India’s exclusive hosting of the ICC Men’s World Cup 2023 is proving to be a financial windfall, with the country anticipated to earn approximately $2.6 billion, equivalent to over Rs660 billion in Pakistani currency, according to multiple reports.
The 48-match tournament, distributed across ten cities in India, including Ahmedabad’s Narendra Modi Stadium, is set to deliver substantial financial gains through various revenue streams. Predictions indicate a significant influx of funds from TV broadcasting rights, ticket sales, food delivery, sponsorships, higher advertising rates, foreign tourism, and merchandise sales.
Despite this economic boon, concerns have emerged about the distribution of this income. The current ICC financial model for the period of 2017 to 2023 appears to heavily favor India, granting them a more significant share of the total earnings compared to other participating cricketing nations. This discrepancy has been a subject of debate within the cricketing community, raising questions about equitable revenue distribution.
Economists from Bank of Baroda estimate that the Cricket World Cup could potentially contribute approximately 220 billion rupees ($2.6 billion) to the Indian economy. The tournament is expected to witness an increase in viewership, both through television and streaming platforms, likely surpassing the 552 million viewers recorded in the 2019 World Cup.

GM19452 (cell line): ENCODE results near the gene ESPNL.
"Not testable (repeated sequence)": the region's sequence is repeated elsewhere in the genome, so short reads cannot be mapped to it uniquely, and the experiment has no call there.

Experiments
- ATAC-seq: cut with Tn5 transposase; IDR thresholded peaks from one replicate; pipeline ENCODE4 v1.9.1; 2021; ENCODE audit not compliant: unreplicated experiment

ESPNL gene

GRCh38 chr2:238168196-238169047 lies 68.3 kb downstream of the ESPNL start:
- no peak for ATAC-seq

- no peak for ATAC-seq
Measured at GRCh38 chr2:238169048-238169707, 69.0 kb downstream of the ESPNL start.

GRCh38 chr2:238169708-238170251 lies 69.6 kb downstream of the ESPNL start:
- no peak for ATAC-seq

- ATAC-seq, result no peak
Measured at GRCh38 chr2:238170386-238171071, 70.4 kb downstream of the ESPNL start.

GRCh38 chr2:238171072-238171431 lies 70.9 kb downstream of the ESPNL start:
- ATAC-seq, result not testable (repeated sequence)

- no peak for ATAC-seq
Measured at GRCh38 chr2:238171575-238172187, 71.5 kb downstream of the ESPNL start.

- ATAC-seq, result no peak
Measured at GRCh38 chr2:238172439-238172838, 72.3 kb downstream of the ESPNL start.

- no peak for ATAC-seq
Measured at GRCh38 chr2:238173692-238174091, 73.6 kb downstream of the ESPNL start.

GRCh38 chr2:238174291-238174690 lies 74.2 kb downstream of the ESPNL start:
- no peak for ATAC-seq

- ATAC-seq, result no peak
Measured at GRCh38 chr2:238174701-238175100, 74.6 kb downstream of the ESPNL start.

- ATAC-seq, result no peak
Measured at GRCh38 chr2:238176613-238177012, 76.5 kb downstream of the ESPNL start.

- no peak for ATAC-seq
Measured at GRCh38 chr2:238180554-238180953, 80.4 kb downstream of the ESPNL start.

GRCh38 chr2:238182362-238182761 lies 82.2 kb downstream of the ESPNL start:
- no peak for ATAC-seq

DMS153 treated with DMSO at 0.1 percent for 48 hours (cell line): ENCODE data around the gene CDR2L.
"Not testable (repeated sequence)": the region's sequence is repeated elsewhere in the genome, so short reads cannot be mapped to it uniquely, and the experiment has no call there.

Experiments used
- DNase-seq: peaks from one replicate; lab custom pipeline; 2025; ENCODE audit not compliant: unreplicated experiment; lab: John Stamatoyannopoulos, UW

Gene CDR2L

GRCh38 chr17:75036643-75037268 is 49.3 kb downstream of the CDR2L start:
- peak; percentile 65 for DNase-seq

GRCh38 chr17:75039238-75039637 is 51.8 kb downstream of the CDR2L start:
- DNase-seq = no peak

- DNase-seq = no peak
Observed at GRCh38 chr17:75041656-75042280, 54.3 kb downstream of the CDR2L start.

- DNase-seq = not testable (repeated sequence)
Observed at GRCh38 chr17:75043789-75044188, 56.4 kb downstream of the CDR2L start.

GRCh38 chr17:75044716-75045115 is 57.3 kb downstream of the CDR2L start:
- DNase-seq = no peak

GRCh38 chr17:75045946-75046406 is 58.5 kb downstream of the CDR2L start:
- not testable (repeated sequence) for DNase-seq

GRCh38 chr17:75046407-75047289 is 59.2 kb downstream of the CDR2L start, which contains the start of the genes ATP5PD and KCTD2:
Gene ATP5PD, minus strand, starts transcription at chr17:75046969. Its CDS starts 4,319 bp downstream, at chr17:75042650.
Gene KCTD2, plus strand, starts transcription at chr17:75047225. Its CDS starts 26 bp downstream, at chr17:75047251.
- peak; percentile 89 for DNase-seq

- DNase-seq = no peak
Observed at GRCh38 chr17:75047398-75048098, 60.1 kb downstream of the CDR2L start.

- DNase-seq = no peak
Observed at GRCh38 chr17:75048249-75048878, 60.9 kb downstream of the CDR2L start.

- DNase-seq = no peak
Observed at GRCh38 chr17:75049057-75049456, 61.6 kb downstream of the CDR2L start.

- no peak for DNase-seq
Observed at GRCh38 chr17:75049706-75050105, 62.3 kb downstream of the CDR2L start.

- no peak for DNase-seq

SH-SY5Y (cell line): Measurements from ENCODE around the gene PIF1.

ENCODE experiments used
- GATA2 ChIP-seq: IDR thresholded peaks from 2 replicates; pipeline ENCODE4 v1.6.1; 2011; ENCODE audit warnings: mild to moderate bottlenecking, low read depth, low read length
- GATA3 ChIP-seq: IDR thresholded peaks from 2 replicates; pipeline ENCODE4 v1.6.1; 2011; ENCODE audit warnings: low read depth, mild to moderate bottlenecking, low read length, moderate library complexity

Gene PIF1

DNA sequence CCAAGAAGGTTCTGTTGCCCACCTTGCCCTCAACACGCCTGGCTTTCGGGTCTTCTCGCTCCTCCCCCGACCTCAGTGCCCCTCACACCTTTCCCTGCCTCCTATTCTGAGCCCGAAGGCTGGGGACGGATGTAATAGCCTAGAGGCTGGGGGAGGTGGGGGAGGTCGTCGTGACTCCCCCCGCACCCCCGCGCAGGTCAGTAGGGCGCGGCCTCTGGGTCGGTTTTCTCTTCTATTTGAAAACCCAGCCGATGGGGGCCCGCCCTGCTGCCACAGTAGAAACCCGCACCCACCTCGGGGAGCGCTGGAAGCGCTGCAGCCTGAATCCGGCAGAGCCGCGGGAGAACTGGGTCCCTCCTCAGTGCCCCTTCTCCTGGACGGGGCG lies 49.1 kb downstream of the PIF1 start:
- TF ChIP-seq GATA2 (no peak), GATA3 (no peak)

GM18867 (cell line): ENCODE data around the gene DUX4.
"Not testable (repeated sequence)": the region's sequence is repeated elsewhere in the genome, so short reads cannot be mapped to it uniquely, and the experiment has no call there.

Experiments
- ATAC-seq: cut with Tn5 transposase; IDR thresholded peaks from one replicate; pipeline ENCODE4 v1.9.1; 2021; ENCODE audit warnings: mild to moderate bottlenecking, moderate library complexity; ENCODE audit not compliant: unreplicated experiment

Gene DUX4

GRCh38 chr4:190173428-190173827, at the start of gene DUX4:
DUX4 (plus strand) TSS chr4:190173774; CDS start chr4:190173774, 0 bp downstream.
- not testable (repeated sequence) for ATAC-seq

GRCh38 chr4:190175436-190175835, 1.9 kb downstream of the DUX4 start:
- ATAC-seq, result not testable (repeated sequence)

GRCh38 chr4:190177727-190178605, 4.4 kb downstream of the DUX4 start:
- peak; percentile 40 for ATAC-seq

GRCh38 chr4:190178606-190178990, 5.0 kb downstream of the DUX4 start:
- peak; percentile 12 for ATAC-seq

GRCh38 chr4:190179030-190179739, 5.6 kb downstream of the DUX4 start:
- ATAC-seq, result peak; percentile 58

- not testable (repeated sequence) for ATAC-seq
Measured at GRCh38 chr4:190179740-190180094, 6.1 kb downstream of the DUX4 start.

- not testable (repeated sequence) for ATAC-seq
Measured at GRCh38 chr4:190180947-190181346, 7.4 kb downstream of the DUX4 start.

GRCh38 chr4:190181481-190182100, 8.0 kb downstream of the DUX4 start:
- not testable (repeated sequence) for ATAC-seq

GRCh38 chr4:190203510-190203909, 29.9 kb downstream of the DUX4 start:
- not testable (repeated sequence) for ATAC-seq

The extensive reach of the event, involving matches in ten cities, is set to boost sectors such as travel, hospitality, and retail. The coinciding with India’s festive season is expected to encourage sentiment-driven merchandise purchases, further stimulating the retail industry.
However, the economic benefits come with potential drawbacks. Inflation might be a consequence of increased demand, with surges in airline ticket prices, hotel rentals, and service charges within the ten host cities. The economists anticipate a potential inflation rise between 0.15% to 0.25% for the months of October and November due to these factors.
Notwithstanding these concerns, the tournament is foreseen to positively impact the Indian government’s revenue. Increased tax collections from ticket sales, goods and services taxes on various sectors like hotels, restaurants, and food delivery are expected to contribute to the country’s fiscal capacity.
The current financial model’s inclination towards India’s substantial share of the generated income has drawn criticism, sparking discussions about a more equitable distribution framework to ensure all participating cricketing nations benefit proportionately from mega events like the Cricket World Cup.